Monday, October 15, 2018

Renaud Capuçon’s New Album of Film Music

This past Friday the Erato label released its latest album featuring violinist Renaud Capuçon. The title of the album is Cinema; and, as one can easily guess, it consists entirely of music composed for film soundtracks. Capuçon is accompanied by the Brussels Philharmonic conducted by Stéphane Denève; and on one track, Bob Telson’s “Calling You,” written for the film Bagdad Cafe, the words of the song are sung by Nolwenn Leroy.

As the booklet notes observe, Capuçon (translated into English by Susannah Howe) was familiar with the two albums of film music recorded by Itzhak Perlman; and those who attended this season’s Opening Night Gala concert by the San Francisco Symphony know that Perlman’s interest in this repertoire is as strong as ever. Nevertheless, this is music that, of necessity, derives its impact through its contribution to a background, rather than a foreground. In other words, as far as listening experiences are concerned, those most likely to be drawn into the music are those recalling the cinematic images and/or narratives with which the themes are associated. Without those associations, each of Capuçon’s selections lacks the proverbial leg to stand on (writing as one who finally shed the crutches I had been using for over two months in favor of a cane)!

Where a selection may have a basis for interest of its own, that interest has more to do with history than with the music. I refer to the track on Capuçon’s album of the “Romance” theme composed by Erich Wolfgang Korngold for the film The Adventures of Robin Hood. In 1938 Korngold was making his living conducting opera in Austria when Warner Bros. invited him to Hollywood to work on the score for this film. That invitation got Korngold out of Austria right about the time that the Nazi’s invaded. When news about the fate of Jews in concentration camps came to light, Korngold would tell his friends that Robin Hood saved his life!

Korngold was one of those composers who was equally at home with scoring music for films and with composing concert music. However, to his credit, he appreciated the difference between the two activities. Thus, when Bronisław Huberman persuaded him to compose a violin concerto in 1945, he had no trouble drawing upon his film work as a source of themes. However, he knew how to “liberate” those themes from their past cinematic associations; and I doubt that anyone listening to that concerto today thinks about those associations or even knows the films behind them. (The Wikipedia page for the concerto provides a movement-by-movement summary of the soundtrack sources.)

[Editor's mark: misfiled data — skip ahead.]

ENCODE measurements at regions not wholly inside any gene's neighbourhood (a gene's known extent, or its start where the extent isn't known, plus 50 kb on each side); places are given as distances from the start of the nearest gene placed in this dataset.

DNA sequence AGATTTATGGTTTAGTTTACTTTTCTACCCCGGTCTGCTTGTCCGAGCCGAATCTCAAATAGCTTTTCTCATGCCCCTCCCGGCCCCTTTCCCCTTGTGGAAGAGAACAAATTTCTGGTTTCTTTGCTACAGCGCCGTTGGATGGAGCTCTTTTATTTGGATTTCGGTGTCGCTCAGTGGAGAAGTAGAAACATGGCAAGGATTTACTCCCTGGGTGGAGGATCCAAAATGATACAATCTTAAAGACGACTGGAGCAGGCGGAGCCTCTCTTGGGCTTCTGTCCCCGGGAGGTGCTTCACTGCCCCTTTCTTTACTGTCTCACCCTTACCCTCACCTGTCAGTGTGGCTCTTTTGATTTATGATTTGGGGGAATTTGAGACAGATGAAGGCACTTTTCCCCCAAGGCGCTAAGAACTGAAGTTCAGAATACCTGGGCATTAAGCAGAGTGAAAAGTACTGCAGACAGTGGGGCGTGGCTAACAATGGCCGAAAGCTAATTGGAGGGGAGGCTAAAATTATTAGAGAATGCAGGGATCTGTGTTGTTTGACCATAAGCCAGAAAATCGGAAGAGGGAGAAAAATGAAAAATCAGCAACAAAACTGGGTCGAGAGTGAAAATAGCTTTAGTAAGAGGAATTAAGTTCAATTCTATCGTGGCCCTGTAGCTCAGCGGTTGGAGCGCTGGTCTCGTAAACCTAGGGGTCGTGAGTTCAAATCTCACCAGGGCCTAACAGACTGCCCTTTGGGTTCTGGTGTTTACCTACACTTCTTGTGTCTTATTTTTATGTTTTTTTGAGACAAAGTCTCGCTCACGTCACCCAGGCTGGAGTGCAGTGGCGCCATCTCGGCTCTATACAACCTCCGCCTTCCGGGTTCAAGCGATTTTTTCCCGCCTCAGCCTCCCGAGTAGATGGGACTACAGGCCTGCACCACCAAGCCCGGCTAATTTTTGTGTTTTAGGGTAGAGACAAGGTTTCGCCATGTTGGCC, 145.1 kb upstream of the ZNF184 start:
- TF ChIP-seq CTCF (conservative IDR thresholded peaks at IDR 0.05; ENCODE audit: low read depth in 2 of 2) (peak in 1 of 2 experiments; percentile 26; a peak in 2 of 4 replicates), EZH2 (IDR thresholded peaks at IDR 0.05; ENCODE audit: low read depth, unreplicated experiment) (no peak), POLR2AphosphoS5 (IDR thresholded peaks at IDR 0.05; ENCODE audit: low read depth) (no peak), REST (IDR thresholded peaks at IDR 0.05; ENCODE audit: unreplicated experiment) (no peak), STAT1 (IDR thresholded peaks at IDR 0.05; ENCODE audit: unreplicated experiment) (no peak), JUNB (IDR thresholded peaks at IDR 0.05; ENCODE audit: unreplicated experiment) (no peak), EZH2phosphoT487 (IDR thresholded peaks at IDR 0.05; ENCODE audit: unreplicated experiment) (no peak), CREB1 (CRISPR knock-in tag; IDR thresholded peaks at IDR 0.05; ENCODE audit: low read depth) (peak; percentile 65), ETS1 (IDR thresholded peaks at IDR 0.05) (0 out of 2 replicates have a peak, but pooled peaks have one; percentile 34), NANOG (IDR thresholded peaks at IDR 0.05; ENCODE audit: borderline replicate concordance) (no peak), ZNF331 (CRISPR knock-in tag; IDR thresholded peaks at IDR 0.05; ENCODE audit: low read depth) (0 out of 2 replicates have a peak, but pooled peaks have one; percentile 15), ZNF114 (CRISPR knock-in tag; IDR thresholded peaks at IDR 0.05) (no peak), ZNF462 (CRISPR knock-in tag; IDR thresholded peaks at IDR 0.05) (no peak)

The point of this anecdote is to argue that treating film music the same way one treats concert music amounts to what Gilbert Ryle called a “category-mistake” in his book The Concept of Mind. The Wikipedia page for this concept defines it as “a semantic or ontological error in which things belonging to a particular category are presented as if they belong to a different category.” The difference between concert music and film music is so great that, for all intents and purposes, there is no region in which they even slightly overlap due to the radical qualitative differences between making one or the other.

This is not suggest that an album of film music will not please many listeners. It is only to affirm that the underlying act of listening to such an album involves a category that is entirely different from the category of listening to music composed for concert settings. For my part, so much of my time is occupied with the latter category of listening to leave anything left over for the former. Film fans, on the other hand, probably prefer spending time in that former category; and they will probably get a kick out of this new album.

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